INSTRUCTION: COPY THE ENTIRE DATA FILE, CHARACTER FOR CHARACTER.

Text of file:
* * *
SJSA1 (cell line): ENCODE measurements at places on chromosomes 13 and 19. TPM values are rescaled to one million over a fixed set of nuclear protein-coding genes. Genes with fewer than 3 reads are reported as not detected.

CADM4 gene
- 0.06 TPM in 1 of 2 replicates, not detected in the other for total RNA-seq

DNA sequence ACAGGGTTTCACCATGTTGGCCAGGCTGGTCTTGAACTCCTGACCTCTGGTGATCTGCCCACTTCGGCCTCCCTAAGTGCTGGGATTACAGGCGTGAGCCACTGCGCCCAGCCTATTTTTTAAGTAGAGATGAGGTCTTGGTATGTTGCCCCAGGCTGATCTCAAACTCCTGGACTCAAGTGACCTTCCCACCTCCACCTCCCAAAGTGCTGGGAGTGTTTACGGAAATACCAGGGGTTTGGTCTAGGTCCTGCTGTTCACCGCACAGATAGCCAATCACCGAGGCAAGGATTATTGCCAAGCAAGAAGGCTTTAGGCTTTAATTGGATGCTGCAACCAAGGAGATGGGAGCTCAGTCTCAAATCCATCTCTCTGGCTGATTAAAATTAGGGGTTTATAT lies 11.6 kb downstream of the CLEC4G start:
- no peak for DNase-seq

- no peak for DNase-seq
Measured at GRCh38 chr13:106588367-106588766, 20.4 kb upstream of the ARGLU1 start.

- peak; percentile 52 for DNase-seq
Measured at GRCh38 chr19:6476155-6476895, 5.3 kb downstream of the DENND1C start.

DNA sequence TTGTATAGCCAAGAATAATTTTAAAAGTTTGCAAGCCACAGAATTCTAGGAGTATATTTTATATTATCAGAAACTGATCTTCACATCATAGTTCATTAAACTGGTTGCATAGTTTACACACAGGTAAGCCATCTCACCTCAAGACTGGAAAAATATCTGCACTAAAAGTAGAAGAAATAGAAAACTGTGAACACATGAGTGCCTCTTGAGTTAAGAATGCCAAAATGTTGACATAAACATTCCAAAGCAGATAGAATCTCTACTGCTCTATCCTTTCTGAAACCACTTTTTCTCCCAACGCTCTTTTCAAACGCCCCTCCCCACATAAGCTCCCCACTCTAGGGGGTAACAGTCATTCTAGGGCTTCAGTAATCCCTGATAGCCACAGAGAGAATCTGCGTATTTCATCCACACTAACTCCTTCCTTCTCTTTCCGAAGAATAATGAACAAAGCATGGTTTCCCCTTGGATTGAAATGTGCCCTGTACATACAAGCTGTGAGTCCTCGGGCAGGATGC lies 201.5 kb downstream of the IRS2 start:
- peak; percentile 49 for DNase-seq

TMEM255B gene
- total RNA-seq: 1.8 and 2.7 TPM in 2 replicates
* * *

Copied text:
SJSA1 (cell line): ENCODE measurements at places on chromosomes 13 and 19. TPM values are rescaled to one million over a fixed set of nuclear protein-coding genes. Genes with fewer than 3 reads are reported as not detected.

CADM4 gene
- 0.06 TPM in 1 of 2 replicates, not detected in the other for total RNA-seq

DNA sequence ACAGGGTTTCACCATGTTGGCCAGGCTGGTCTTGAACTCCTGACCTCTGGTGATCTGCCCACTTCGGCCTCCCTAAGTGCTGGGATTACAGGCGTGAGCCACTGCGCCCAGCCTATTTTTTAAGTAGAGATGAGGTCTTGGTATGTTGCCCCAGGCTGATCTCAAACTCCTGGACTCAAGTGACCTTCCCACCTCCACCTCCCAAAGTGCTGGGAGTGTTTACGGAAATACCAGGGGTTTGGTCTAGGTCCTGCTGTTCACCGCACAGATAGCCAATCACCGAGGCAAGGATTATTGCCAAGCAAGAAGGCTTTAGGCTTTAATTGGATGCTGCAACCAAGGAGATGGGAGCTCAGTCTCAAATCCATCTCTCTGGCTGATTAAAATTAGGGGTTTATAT lies 11.6 kb downstream of the CLEC4G start:
- no peak for DNase-seq

- no peak for DNase-seq
Measured at GRCh38 chr13:106588367-106588766, 20.4 kb upstream of the ARGLU1 start.

- peak; percentile 52 for DNase-seq
Measured at GRCh38 chr19:6476155-6476895, 5.3 kb downstream of the DENND1C start.

DNA sequence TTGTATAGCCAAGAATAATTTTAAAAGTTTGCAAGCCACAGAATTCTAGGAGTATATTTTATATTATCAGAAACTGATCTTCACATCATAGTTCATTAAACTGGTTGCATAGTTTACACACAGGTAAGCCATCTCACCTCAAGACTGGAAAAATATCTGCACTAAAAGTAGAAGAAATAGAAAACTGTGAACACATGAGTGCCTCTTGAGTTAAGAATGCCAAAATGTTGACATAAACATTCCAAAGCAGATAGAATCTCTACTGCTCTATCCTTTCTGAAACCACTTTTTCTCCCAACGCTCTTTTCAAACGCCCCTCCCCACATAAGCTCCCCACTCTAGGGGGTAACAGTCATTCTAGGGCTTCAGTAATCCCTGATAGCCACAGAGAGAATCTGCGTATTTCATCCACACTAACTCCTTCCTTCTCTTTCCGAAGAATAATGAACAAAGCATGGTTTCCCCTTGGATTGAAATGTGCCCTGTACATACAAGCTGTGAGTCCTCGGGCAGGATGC lies 201.5 kb downstream of the IRS2 start:
- peak; percentile 49 for DNase-seq

TMEM255B gene
- total RNA-seq: 1.8 and 2.7 TPM in 2 replicates